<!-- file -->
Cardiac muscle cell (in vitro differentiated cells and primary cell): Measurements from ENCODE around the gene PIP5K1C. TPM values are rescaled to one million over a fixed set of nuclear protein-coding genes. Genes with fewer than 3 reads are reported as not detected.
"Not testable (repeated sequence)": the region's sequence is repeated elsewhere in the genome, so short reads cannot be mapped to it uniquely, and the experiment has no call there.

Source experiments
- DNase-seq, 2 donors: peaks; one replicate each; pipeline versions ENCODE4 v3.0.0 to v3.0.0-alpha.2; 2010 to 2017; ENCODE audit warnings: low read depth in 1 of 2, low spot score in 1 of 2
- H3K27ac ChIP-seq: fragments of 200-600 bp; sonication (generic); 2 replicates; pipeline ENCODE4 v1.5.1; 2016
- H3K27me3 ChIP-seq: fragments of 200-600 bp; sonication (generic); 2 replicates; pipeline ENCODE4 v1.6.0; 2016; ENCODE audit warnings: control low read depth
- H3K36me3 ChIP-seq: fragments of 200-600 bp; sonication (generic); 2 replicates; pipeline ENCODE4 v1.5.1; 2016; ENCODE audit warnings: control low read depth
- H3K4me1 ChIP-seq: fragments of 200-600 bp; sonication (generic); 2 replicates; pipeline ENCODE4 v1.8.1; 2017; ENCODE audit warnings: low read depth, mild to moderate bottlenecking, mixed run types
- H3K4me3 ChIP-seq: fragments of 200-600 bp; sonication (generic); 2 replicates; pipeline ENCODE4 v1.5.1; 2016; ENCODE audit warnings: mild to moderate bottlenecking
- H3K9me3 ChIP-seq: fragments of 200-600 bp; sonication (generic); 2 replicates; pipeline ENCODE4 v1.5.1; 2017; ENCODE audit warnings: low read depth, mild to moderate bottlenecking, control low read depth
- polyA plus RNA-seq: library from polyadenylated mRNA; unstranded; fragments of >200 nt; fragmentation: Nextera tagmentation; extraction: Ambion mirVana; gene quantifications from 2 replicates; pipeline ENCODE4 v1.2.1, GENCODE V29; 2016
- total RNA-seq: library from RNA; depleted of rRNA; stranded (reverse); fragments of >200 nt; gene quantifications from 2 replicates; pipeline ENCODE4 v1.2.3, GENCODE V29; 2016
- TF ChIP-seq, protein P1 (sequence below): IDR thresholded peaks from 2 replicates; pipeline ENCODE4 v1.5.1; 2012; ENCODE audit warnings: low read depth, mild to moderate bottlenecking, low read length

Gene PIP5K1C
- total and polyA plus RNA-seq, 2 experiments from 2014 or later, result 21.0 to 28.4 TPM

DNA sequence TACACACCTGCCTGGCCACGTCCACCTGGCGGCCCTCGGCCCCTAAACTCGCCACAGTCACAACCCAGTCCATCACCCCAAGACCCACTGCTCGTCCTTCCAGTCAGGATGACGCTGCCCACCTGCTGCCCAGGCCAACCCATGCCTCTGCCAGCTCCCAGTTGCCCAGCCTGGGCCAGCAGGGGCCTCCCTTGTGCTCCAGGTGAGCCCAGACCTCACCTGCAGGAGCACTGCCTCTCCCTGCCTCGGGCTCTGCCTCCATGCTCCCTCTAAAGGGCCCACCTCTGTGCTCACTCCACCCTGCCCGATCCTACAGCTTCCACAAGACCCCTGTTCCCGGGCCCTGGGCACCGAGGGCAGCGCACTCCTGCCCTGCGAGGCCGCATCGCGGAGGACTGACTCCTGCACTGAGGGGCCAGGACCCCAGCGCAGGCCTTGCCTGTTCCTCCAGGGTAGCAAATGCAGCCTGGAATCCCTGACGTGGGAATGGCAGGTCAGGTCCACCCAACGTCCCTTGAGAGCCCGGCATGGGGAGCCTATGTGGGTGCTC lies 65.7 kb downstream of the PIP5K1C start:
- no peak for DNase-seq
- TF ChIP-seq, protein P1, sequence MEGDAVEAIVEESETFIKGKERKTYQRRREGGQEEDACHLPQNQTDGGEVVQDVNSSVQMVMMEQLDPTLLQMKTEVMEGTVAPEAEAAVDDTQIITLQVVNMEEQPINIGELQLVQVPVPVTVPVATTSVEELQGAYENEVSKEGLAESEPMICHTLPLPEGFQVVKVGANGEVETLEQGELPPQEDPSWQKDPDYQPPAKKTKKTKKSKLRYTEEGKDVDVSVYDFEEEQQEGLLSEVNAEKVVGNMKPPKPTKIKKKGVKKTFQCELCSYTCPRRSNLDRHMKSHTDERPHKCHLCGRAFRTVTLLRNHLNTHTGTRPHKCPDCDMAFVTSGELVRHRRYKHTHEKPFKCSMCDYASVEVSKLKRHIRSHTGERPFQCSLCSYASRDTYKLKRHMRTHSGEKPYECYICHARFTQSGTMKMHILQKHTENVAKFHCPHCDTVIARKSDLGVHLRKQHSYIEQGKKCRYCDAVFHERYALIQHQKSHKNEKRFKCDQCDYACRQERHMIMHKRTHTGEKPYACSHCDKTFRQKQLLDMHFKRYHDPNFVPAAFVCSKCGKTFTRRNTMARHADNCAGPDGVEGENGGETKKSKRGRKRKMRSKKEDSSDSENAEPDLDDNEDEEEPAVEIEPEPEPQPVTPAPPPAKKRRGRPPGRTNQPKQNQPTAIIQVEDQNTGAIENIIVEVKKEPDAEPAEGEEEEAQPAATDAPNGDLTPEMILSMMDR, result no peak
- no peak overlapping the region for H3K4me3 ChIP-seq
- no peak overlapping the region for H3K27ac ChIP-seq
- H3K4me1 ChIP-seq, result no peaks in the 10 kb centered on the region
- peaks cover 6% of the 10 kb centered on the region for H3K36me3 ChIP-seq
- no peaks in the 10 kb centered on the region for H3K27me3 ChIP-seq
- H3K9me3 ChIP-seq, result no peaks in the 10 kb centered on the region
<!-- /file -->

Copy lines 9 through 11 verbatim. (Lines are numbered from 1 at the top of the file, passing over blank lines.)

- H3K4me3 ChIP-seq: fragments of 200-600 bp; sonication (generic); 2 replicates; pipeline ENCODE4 v1.5.1; 2016; ENCODE audit warnings: mild to moderate bottlenecking
- H3K9me3 ChIP-seq: fragments of 200-600 bp; sonication (generic); 2 replicates; pipeline ENCODE4 v1.5.1; 2017; ENCODE audit warnings: low read depth, mild to moderate bottlenecking, control low read depth
- polyA plus RNA-seq: library from polyadenylated mRNA; unstranded; fragments of >200 nt; fragmentation: Nextera tagmentation; extraction: Ambion mirVana; gene quantifications from 2 replicates; pipeline ENCODE4 v1.2.1, GENCODE V29; 2016